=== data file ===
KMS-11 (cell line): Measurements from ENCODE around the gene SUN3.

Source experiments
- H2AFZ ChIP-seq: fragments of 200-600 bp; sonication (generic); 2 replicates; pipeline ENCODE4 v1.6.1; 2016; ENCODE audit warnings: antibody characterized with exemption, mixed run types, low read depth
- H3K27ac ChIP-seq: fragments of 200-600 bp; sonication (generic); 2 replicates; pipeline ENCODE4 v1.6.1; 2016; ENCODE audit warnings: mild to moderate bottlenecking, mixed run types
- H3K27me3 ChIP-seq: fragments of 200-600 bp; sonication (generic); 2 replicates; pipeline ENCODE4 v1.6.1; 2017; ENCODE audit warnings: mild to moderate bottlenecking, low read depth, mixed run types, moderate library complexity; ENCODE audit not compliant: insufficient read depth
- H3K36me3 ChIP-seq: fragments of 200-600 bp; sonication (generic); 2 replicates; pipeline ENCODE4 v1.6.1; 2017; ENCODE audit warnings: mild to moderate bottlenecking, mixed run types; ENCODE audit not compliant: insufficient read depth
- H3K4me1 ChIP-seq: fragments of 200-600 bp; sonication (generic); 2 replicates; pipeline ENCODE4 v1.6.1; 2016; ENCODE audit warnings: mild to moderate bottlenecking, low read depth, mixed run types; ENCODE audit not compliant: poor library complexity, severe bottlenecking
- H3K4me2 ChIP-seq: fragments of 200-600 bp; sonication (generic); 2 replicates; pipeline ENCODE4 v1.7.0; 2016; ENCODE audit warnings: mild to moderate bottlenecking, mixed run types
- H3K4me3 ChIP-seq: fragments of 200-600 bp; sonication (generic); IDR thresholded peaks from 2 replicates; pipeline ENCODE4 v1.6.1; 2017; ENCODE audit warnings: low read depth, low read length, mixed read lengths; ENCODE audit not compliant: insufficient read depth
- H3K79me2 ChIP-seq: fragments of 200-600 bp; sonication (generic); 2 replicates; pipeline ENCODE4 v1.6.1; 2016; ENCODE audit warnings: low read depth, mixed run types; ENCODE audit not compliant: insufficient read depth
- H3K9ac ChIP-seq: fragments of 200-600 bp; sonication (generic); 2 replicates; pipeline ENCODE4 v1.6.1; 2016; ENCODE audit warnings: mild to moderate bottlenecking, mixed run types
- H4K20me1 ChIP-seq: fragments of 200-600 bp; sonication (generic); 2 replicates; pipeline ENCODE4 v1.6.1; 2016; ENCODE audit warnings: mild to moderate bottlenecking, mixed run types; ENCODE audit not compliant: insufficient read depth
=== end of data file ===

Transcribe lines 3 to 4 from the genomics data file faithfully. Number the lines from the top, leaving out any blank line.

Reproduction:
- H2AFZ ChIP-seq: fragments of 200-600 bp; sonication (generic); 2 replicates; pipeline ENCODE4 v1.6.1; 2016; ENCODE audit warnings: antibody characterized with exemption, mixed run types, low read depth
- H3K27ac ChIP-seq: fragments of 200-600 bp; sonication (generic); 2 replicates; pipeline ENCODE4 v1.6.1; 2016; ENCODE audit warnings: mild to moderate bottlenecking, mixed run types